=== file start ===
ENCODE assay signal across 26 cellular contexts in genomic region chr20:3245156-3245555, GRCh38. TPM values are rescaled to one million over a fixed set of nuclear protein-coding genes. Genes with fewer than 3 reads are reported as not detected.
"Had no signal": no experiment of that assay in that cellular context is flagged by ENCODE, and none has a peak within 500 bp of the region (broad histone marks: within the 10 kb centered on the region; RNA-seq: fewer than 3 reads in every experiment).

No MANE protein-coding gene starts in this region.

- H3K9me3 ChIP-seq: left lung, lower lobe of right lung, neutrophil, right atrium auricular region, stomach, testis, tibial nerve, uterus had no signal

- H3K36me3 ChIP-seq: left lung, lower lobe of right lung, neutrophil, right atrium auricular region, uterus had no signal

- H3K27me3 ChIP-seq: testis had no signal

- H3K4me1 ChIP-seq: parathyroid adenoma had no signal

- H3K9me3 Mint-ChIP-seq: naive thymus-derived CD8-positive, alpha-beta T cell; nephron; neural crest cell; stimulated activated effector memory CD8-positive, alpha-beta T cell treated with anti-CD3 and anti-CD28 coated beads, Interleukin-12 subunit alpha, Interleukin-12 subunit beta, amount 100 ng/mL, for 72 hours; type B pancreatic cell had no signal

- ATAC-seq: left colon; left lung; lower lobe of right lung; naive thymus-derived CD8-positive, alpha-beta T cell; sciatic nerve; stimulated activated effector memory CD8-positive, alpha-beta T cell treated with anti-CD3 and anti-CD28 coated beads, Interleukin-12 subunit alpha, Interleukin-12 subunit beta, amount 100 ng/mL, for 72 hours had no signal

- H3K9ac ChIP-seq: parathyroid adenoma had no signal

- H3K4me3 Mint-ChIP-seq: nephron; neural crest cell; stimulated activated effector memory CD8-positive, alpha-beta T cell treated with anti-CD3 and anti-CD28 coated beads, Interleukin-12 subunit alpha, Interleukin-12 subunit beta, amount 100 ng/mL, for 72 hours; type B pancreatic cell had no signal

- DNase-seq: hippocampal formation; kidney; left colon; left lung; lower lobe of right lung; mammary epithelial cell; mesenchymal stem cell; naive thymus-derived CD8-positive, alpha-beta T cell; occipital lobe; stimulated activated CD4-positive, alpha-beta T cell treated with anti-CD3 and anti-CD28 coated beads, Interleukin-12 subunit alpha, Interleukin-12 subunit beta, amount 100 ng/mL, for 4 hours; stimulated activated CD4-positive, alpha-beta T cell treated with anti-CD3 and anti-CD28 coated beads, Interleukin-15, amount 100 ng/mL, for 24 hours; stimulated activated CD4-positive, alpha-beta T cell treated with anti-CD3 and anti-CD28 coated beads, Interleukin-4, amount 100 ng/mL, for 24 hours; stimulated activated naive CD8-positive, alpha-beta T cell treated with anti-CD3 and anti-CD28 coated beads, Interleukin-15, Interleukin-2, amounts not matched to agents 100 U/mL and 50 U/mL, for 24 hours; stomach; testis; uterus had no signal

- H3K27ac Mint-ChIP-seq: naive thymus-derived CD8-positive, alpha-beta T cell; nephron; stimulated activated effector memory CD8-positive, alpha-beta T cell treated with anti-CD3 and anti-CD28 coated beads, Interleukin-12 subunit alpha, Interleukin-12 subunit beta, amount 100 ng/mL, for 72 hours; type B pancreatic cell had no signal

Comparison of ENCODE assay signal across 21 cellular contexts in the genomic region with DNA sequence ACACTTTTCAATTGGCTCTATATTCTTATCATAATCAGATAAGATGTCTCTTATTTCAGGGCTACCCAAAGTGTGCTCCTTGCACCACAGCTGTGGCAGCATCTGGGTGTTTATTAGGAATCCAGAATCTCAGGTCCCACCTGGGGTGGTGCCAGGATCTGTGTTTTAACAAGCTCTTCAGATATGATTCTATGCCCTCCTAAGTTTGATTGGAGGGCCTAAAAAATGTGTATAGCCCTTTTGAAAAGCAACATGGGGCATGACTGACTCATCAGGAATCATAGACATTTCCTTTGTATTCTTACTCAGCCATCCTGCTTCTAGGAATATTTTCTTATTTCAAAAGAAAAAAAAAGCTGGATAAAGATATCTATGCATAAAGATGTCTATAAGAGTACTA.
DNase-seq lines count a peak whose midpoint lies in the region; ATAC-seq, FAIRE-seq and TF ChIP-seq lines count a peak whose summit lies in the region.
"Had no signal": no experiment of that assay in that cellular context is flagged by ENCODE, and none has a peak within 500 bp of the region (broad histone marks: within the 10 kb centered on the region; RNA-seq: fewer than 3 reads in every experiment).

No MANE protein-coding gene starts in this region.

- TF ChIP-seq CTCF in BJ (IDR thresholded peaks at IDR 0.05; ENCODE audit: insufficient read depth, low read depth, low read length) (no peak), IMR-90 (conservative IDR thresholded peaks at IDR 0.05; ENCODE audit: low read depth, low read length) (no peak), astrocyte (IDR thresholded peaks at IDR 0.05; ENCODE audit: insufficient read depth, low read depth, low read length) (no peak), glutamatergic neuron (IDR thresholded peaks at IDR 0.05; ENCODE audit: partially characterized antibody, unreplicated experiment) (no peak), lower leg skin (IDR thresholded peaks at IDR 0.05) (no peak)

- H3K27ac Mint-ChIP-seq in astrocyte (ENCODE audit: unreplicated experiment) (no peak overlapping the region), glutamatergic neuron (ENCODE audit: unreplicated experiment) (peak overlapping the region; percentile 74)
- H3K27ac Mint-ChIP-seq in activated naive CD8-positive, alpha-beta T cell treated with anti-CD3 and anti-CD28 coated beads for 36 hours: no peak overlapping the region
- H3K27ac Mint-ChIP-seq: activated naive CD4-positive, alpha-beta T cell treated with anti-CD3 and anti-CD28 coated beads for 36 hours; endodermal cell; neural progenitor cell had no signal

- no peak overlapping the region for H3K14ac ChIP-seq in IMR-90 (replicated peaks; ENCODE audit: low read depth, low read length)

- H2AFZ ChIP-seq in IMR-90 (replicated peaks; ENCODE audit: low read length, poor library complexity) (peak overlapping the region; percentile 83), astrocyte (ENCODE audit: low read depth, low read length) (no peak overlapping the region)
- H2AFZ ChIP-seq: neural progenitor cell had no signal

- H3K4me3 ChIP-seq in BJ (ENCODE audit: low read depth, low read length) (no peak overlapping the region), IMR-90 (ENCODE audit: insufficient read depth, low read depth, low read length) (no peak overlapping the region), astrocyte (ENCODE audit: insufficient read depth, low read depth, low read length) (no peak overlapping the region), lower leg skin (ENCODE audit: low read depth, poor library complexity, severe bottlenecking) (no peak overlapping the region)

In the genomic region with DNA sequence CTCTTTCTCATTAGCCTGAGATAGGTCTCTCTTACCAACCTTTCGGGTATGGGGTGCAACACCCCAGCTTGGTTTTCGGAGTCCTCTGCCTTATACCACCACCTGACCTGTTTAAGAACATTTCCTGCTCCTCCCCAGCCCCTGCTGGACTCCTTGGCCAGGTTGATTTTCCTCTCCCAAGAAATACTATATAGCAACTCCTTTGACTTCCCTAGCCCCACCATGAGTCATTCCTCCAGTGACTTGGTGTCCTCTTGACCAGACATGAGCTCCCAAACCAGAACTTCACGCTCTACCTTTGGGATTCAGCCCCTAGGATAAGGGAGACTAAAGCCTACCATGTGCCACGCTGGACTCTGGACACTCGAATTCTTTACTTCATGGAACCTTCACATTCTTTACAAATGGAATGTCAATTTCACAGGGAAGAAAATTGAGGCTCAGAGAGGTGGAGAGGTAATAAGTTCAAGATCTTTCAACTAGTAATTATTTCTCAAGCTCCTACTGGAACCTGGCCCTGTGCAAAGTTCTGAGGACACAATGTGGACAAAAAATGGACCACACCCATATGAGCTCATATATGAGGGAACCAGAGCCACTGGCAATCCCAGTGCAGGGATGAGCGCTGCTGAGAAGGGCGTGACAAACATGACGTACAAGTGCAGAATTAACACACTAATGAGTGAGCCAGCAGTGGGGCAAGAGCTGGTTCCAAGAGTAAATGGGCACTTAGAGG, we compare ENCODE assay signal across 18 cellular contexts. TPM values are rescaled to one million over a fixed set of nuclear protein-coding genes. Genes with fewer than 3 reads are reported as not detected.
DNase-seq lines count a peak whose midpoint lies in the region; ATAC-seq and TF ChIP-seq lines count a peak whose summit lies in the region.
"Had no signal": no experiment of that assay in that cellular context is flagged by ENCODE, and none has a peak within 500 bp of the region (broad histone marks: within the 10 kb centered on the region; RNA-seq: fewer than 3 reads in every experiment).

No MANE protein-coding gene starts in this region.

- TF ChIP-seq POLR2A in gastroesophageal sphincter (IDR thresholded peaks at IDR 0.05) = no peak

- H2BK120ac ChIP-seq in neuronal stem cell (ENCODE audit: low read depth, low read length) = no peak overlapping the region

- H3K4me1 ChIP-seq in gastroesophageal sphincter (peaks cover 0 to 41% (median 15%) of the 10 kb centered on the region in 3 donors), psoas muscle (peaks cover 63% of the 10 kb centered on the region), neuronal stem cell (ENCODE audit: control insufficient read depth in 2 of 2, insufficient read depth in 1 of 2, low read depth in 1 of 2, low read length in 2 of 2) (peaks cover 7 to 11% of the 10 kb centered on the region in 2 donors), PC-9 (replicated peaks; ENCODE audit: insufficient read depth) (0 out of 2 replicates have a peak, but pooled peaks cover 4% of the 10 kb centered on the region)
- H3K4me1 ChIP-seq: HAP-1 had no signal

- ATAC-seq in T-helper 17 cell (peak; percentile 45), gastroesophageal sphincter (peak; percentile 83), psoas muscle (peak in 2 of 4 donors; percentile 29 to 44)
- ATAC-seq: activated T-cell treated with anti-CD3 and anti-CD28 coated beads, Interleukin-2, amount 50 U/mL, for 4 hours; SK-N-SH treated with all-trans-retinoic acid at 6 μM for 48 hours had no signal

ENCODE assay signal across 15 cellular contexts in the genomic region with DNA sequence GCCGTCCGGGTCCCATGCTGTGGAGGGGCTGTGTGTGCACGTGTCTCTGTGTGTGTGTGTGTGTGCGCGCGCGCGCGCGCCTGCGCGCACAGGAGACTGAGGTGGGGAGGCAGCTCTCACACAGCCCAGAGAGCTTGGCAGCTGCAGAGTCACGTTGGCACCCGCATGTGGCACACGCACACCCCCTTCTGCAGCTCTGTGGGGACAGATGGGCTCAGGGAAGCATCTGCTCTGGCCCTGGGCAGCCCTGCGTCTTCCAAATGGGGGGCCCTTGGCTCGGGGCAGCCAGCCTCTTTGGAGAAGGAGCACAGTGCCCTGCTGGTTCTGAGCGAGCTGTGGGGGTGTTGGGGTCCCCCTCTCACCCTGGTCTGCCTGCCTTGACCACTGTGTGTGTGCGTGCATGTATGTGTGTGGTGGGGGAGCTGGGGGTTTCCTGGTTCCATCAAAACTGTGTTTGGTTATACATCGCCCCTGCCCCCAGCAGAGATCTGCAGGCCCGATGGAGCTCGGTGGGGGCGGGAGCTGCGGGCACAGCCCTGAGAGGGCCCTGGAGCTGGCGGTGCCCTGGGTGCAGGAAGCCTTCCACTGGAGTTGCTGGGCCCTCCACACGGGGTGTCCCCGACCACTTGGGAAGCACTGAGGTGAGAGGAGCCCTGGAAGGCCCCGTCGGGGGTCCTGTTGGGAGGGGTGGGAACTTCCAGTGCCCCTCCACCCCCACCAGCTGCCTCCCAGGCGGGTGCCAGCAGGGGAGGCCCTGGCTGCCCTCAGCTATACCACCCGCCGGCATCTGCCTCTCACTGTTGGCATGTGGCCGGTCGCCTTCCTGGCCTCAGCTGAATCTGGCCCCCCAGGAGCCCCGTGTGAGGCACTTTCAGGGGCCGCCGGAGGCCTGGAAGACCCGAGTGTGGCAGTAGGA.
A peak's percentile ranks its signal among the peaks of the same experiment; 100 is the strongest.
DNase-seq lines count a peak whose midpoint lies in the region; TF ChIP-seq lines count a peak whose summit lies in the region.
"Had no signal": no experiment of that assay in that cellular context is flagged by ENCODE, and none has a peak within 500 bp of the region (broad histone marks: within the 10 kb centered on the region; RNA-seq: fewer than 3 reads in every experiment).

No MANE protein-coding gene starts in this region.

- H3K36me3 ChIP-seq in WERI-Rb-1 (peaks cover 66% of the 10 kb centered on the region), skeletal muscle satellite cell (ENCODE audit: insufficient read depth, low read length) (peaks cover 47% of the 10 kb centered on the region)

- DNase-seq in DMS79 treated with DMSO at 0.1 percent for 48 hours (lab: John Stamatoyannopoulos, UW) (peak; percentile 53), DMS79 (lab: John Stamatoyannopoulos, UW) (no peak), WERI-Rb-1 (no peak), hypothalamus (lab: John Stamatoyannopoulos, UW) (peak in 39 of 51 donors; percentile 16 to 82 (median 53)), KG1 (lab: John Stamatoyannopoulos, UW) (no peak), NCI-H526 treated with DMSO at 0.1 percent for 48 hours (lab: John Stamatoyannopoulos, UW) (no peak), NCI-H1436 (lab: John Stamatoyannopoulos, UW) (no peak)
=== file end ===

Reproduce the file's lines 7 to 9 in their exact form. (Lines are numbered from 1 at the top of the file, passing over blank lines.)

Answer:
- H3K4me1 ChIP-seq: parathyroid adenoma had no signal

- H3K9me3 Mint-ChIP-seq: naive thymus-derived CD8-positive, alpha-beta T cell; nephron; neural crest cell; stimulated activated effector memory CD8-positive, alpha-beta T cell treated with anti-CD3 and anti-CD28 coated beads, Interleukin-12 subunit alpha, Interleukin-12 subunit beta, amount 100 ng/mL, for 72 hours; type B pancreatic cell had no signal

- ATAC-seq: left colon; left lung; lower lobe of right lung; naive thymus-derived CD8-positive, alpha-beta T cell; sciatic nerve; stimulated activated effector memory CD8-positive, alpha-beta T cell treated with anti-CD3 and anti-CD28 coated beads, Interleukin-12 subunit alpha, Interleukin-12 subunit beta, amount 100 ng/mL, for 72 hours had no signal